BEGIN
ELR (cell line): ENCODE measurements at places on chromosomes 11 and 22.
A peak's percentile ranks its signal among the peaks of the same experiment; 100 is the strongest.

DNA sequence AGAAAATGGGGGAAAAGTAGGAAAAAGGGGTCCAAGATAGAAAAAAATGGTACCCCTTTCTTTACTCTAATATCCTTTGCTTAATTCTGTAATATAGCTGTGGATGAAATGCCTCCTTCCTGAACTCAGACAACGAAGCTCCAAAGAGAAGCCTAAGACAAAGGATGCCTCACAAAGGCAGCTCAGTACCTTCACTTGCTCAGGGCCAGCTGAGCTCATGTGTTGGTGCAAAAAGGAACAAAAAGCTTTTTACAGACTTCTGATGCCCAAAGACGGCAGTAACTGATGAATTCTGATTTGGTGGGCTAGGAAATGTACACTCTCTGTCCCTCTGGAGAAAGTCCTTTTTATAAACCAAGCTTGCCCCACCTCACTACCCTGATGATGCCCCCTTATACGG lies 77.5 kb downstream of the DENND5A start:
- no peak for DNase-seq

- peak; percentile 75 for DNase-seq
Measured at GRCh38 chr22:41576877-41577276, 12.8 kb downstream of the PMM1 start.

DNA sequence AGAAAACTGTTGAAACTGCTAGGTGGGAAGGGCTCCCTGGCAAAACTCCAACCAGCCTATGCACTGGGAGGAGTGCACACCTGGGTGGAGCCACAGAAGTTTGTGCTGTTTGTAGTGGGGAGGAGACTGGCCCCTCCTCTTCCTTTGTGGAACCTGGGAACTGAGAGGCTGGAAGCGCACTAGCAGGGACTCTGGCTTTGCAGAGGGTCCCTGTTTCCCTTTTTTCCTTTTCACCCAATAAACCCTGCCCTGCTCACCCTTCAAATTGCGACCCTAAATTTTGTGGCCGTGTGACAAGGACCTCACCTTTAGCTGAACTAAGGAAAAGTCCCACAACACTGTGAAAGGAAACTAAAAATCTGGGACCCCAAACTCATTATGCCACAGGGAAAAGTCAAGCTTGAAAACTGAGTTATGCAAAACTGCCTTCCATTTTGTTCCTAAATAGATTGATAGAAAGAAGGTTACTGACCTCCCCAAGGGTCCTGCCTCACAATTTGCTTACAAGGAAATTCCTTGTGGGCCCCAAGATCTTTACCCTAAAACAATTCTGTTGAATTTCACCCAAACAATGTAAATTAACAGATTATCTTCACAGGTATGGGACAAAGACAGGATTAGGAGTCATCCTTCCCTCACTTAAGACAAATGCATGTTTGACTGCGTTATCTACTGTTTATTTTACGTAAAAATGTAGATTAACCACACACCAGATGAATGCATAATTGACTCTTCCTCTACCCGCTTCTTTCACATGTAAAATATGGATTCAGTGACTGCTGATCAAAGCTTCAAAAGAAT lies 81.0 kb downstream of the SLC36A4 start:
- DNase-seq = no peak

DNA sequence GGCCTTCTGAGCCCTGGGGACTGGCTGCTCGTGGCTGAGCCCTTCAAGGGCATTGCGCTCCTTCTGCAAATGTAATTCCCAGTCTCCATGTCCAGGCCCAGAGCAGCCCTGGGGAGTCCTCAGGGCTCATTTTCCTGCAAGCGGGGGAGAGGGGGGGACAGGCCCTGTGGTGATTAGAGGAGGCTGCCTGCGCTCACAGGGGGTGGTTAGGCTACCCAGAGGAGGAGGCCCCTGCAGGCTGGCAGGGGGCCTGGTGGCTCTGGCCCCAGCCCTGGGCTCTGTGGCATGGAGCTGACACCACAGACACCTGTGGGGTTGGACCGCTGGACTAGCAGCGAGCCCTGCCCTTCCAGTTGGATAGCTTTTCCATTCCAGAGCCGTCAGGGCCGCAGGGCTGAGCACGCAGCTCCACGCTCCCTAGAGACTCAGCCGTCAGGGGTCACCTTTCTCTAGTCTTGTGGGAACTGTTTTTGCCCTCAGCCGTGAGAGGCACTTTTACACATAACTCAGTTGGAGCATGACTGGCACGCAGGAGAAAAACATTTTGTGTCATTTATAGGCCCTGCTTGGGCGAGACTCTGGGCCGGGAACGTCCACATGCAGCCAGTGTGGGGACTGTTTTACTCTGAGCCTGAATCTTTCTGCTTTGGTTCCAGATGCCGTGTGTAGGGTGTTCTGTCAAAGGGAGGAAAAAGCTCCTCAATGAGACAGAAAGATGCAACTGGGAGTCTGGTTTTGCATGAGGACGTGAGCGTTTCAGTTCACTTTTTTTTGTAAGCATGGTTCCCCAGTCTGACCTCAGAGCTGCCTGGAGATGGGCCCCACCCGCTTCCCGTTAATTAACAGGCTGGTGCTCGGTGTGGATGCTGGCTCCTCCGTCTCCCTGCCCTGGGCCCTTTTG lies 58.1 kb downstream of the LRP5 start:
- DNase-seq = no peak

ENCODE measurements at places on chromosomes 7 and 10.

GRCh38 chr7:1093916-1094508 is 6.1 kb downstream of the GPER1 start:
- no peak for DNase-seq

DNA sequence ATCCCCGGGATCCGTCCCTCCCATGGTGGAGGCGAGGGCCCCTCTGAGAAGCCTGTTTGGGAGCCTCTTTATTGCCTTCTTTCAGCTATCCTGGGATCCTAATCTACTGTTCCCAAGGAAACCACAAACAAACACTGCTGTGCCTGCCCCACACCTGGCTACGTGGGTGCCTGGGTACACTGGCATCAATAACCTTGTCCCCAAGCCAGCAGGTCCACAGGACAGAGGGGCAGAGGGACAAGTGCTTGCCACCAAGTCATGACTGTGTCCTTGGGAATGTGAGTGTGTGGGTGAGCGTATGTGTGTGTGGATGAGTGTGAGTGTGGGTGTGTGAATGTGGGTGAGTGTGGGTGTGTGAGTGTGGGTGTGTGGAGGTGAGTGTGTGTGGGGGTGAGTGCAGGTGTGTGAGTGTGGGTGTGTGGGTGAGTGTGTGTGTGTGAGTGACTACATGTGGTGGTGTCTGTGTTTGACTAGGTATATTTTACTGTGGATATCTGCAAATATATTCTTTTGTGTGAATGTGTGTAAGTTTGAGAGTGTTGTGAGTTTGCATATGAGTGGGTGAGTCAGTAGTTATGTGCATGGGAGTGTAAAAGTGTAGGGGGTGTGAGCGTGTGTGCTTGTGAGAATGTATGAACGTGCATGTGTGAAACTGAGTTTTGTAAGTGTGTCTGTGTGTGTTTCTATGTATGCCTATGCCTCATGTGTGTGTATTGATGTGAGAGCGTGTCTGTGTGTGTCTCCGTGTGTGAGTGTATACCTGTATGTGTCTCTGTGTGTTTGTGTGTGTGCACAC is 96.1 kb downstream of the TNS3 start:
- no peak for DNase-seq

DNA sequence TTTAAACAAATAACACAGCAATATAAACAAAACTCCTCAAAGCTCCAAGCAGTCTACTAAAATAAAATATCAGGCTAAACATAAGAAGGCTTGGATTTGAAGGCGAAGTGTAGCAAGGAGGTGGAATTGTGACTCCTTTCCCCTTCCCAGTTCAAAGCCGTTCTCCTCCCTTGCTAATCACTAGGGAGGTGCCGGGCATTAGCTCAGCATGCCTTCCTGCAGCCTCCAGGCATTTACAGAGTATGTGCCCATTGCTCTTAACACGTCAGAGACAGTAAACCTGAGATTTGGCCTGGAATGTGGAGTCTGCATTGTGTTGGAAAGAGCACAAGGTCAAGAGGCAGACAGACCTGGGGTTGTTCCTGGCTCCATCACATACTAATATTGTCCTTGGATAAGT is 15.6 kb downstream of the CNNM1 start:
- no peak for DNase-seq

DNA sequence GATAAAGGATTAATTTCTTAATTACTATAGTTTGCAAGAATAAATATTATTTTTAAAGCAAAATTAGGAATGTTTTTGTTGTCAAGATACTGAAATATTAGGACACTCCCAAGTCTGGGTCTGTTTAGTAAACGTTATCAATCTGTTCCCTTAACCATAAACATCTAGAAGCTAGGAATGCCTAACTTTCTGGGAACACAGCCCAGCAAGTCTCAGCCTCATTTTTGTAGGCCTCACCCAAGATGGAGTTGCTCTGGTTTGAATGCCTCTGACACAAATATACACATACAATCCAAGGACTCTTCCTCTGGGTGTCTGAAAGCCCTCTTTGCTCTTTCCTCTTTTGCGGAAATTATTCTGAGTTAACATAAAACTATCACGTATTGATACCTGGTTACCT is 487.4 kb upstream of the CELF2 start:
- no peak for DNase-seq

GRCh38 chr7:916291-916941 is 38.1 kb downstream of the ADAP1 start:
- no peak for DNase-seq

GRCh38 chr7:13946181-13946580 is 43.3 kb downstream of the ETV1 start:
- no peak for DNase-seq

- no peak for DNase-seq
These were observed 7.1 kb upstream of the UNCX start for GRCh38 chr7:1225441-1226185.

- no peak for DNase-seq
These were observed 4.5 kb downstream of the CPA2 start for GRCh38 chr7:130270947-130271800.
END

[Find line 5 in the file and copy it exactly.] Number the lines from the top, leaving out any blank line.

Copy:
- peak; percentile 75 for DNase-seq